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The Human Leucocyte Antigens (HLA) work in concert with other immune factors to modulate immunity to viral infections. Extensive variation has been reported in the genetic sequences and functions of classical HLA class I genes in many (mostly Western) populations, and several HLA associations with infectious disease outcomes have been reported. Little is known about their role in the susceptibility or resistance to hepatitis viruses in Central African populations. The aim of this study was to determine variants of two HLA class I genes (HLA-A and -C) in adults infected with hepatitis B (HBV)- or -C (HCV) virus in Cameroon. In this case-control study, a total of 169 unrelated adults comprising 68 HCV-infected, 38 HBV-infected and 63 uninfected (controls) individuals participated. Each consented participant was screened for HBV, HCV, and HIV infections and willingly donated a single blood sample for genomic DNA isolation and some clinical laboratory tests. HLA-A and HLA-C were genotyped using previously described sequence-based techniques (SBT). A total of 54 HLA alleles were identified in the study population (27 HLA-A and 27 HLA-C). HLA-A∗23:01 and HLA-C∗07:01 were the most common alleles with genotype frequencies of 31.4% and 29.3%, respectively. Hepatitis individuals were six times more likely to be HLA-A∗30:01 carriers than uninfected controls (OR = 6.30, p = 0.020 (HBV); OR = 6.21, p = 0.010 (HCV), respectively). Similarly, carriers of HLA-C∗17:01 were over-represented in the HBV-infected compared to the uninfected control group (21.9% vs. 6.4%, respectively) suggesting that this allele could play a role in the susceptibility to HBV infection. These findings demonstrate that carriers of HLA-A∗30:01 were over-represented in the hepatitis group compared to uninfected controls while HLA-C∗17:01 was completely absent in the HCV + group.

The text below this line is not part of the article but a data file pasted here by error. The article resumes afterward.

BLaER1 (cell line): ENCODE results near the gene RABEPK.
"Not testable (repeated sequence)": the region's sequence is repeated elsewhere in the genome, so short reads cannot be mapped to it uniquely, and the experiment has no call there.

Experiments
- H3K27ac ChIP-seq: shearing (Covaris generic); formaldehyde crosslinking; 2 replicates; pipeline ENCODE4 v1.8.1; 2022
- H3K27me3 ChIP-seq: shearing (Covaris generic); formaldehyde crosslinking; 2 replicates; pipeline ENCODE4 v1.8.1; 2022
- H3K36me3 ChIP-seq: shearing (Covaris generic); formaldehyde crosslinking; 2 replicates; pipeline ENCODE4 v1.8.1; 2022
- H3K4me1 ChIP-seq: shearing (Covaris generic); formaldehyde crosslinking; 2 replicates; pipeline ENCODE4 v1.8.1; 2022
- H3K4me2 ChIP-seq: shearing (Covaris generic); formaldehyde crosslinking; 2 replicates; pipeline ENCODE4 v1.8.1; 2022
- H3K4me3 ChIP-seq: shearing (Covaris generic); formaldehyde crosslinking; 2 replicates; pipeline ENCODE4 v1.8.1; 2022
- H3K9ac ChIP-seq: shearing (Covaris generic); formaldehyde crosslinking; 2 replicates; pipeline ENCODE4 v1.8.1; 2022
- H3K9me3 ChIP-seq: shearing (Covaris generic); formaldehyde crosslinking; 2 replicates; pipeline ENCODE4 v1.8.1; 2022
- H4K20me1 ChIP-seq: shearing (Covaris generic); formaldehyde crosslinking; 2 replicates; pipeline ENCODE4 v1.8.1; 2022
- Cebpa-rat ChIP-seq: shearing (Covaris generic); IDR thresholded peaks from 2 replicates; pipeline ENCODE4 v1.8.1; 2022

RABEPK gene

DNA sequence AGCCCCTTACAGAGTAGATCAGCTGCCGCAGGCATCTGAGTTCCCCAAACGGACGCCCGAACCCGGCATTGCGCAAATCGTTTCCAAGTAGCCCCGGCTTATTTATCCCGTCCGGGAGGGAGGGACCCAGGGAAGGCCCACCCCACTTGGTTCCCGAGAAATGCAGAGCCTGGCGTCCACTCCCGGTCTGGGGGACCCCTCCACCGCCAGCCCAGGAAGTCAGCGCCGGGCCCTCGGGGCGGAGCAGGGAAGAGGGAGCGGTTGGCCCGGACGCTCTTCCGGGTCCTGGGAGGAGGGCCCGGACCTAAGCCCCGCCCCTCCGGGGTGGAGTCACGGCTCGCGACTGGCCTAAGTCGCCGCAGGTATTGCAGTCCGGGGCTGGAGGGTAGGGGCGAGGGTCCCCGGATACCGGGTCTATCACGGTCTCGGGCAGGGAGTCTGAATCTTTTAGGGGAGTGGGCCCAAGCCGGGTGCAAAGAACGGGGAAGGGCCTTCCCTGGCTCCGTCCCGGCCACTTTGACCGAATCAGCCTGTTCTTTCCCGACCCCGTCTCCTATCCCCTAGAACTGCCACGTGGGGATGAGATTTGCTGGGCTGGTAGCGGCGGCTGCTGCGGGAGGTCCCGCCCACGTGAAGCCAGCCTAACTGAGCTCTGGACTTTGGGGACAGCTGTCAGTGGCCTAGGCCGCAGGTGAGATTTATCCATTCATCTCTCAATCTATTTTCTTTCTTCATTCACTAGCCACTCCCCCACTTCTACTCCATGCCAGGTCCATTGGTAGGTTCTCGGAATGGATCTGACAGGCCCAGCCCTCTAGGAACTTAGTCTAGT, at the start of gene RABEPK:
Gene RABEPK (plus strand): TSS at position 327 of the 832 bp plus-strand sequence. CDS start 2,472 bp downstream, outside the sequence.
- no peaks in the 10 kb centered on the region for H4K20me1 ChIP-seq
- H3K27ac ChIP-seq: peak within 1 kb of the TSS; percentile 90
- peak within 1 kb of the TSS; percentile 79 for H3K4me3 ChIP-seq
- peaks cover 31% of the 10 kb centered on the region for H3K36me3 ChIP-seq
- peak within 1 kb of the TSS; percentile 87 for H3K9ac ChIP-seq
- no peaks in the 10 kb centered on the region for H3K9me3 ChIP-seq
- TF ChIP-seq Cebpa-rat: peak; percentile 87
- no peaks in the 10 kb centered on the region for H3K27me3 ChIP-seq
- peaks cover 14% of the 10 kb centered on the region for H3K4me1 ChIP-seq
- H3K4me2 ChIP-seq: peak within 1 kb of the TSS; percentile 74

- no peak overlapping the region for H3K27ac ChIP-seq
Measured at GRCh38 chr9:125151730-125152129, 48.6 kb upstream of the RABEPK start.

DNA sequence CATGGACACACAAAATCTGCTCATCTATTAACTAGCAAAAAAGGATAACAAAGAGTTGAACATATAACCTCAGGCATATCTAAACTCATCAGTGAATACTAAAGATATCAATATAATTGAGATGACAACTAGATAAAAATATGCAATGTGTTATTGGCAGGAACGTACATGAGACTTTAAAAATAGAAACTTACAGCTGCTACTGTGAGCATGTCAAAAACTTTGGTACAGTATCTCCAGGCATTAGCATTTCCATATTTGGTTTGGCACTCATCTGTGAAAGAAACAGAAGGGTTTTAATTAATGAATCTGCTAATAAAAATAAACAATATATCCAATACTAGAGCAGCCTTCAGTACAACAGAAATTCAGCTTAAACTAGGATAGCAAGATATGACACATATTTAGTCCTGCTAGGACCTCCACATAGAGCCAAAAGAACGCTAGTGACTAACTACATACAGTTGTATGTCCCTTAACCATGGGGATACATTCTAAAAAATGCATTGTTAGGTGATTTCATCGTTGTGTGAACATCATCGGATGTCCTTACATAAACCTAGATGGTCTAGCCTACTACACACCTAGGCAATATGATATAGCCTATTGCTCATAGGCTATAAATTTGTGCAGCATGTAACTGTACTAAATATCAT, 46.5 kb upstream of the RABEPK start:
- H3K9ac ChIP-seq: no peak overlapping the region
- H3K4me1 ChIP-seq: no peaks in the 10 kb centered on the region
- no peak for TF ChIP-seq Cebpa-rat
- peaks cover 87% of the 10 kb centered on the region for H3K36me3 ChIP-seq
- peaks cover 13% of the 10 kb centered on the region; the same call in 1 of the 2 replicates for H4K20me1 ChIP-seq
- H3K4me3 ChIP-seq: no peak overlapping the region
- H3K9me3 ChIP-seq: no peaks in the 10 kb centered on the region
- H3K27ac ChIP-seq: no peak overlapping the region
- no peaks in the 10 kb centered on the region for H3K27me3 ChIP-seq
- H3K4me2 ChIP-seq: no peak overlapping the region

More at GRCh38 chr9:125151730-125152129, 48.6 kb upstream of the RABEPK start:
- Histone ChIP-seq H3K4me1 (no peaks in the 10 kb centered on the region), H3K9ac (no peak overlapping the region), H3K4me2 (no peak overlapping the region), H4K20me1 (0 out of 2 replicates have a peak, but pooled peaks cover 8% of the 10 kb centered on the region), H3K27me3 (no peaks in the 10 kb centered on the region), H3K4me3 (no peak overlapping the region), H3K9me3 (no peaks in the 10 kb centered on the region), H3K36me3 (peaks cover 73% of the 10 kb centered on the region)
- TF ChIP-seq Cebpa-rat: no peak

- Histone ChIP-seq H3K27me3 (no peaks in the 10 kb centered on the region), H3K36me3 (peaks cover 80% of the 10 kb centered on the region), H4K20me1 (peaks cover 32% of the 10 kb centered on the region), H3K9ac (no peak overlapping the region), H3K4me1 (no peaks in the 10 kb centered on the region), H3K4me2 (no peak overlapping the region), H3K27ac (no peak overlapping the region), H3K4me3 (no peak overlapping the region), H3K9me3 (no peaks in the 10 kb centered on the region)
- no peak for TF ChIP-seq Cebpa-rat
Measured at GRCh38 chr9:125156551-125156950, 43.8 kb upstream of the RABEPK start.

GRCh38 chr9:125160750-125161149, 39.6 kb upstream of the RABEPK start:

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Department of Biochemistry, Faculty of Sciences, University of Yaoundé I, Yaoundé, Cameroon.